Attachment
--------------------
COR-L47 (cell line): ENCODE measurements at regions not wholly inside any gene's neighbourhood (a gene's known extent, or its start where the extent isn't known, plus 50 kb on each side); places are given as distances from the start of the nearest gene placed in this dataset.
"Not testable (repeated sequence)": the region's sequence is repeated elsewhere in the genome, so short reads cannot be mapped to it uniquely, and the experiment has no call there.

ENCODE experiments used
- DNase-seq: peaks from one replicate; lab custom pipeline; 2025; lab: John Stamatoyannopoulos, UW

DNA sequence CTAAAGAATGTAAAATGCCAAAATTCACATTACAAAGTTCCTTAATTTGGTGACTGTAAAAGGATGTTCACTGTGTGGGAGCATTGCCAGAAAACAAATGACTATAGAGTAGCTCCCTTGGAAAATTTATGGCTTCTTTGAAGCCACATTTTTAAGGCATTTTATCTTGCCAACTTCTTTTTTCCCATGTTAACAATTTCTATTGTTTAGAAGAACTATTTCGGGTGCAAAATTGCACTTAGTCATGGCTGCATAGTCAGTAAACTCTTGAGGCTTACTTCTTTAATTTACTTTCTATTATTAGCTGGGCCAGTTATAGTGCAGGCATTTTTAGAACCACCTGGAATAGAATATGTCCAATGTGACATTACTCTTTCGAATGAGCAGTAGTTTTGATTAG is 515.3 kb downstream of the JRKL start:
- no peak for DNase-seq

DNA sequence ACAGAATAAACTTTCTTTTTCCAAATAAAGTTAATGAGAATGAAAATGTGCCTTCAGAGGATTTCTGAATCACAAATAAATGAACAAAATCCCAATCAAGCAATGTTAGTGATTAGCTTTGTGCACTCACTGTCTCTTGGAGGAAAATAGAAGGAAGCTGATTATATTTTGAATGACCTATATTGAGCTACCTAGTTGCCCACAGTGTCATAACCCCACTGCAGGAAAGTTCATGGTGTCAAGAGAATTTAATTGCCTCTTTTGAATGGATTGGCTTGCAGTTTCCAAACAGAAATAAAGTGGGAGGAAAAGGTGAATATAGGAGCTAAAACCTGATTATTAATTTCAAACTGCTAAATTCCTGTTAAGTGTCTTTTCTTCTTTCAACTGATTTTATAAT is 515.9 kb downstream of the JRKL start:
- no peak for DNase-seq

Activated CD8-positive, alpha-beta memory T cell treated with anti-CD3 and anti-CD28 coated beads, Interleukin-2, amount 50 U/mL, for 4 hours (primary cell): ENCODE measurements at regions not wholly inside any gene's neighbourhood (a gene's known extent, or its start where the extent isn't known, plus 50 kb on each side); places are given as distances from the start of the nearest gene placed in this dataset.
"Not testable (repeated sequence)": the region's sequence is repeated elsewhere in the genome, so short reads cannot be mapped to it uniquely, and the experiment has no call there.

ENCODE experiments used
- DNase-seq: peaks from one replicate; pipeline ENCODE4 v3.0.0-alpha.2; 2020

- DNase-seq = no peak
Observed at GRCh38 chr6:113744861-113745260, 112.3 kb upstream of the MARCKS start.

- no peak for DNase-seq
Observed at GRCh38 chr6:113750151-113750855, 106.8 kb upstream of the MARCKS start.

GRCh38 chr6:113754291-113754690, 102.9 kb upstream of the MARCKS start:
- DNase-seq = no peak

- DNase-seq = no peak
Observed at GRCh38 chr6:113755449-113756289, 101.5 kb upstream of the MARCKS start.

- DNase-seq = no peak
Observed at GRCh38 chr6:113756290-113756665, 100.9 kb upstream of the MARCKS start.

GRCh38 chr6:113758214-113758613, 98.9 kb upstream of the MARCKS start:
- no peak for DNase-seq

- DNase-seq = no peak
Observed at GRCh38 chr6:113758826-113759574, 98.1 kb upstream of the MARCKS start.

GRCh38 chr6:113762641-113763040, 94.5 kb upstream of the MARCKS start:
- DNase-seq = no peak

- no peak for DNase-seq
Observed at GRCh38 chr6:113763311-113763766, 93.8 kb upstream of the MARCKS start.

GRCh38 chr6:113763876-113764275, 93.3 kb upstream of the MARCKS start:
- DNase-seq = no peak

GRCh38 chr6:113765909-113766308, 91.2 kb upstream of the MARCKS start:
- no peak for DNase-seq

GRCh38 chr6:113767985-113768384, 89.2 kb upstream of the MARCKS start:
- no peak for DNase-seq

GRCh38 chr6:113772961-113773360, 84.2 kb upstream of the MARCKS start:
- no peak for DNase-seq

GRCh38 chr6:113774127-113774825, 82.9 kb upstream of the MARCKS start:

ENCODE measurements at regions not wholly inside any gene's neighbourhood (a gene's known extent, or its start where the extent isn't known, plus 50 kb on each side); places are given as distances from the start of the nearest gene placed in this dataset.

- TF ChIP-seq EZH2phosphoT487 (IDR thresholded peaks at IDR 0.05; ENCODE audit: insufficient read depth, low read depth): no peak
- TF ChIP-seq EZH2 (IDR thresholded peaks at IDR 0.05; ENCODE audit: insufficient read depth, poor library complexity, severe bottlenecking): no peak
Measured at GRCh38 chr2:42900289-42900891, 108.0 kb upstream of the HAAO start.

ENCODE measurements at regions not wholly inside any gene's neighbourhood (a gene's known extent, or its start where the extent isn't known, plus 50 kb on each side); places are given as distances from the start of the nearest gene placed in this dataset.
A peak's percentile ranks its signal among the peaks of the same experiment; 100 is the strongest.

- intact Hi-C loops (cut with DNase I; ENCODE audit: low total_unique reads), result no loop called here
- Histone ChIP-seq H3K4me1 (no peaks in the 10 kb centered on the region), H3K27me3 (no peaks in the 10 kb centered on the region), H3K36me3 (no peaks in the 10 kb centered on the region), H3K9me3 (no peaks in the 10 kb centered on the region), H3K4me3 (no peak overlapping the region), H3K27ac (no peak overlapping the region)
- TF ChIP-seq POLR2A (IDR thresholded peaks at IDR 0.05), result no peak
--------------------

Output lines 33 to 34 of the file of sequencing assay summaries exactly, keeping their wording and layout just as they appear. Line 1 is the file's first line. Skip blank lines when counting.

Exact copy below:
GRCh38 chr6:113765909-113766308, 91.2 kb upstream of the MARCKS start:
- no peak for DNase-seq